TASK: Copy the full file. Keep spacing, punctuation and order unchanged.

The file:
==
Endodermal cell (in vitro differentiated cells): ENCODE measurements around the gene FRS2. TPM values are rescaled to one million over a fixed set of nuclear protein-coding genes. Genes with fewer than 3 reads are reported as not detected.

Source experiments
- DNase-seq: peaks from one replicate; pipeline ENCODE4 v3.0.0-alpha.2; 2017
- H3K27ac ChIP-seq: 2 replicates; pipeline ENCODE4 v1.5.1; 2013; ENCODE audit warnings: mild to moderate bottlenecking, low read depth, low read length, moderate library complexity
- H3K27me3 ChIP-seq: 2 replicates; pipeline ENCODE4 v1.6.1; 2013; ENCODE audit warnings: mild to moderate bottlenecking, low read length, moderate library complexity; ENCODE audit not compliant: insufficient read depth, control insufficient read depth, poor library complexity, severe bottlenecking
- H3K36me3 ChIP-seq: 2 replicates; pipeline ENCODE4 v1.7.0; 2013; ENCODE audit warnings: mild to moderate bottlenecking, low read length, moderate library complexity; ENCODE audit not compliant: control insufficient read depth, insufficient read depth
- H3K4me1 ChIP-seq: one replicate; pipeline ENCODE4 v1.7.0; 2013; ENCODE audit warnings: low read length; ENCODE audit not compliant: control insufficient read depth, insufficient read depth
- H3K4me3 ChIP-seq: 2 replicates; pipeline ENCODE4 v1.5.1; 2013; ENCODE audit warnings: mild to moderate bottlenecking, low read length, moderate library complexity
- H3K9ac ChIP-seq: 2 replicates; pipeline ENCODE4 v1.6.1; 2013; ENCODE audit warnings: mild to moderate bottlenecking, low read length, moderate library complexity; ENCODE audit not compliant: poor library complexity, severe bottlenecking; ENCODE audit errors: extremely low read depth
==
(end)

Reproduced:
Endodermal cell (in vitro differentiated cells): ENCODE measurements around the gene FRS2. TPM values are rescaled to one million over a fixed set of nuclear protein-coding genes. Genes with fewer than 3 reads are reported as not detected.

Source experiments
- DNase-seq: peaks from one replicate; pipeline ENCODE4 v3.0.0-alpha.2; 2017
- H3K27ac ChIP-seq: 2 replicates; pipeline ENCODE4 v1.5.1; 2013; ENCODE audit warnings: mild to moderate bottlenecking, low read depth, low read length, moderate library complexity
- H3K27me3 ChIP-seq: 2 replicates; pipeline ENCODE4 v1.6.1; 2013; ENCODE audit warnings: mild to moderate bottlenecking, low read length, moderate library complexity; ENCODE audit not compliant: insufficient read depth, control insufficient read depth, poor library complexity, severe bottlenecking
- H3K36me3 ChIP-seq: 2 replicates; pipeline ENCODE4 v1.7.0; 2013; ENCODE audit warnings: mild to moderate bottlenecking, low read length, moderate library complexity; ENCODE audit not compliant: control insufficient read depth, insufficient read depth
- H3K4me1 ChIP-seq: one replicate; pipeline ENCODE4 v1.7.0; 2013; ENCODE audit warnings: low read length; ENCODE audit not compliant: control insufficient read depth, insufficient read depth
- H3K4me3 ChIP-seq: 2 replicates; pipeline ENCODE4 v1.5.1; 2013; ENCODE audit warnings: mild to moderate bottlenecking, low read length, moderate library complexity
- H3K9ac ChIP-seq: 2 replicates; pipeline ENCODE4 v1.6.1; 2013; ENCODE audit warnings: mild to moderate bottlenecking, low read length, moderate library complexity; ENCODE audit not compliant: poor library complexity, severe bottlenecking; ENCODE audit errors: extremely low read depth